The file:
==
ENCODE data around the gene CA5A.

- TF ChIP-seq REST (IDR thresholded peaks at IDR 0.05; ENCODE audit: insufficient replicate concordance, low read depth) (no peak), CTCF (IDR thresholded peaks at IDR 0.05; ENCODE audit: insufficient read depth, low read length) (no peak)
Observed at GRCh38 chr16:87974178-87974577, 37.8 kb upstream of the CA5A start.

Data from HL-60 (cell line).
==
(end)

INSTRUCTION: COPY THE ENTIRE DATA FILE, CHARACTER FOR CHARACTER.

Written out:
ENCODE data around the gene CA5A.

- TF ChIP-seq REST (IDR thresholded peaks at IDR 0.05; ENCODE audit: insufficient replicate concordance, low read depth) (no peak), CTCF (IDR thresholded peaks at IDR 0.05; ENCODE audit: insufficient read depth, low read length) (no peak)
Observed at GRCh38 chr16:87974178-87974577, 37.8 kb upstream of the CA5A start.

Data from HL-60 (cell line).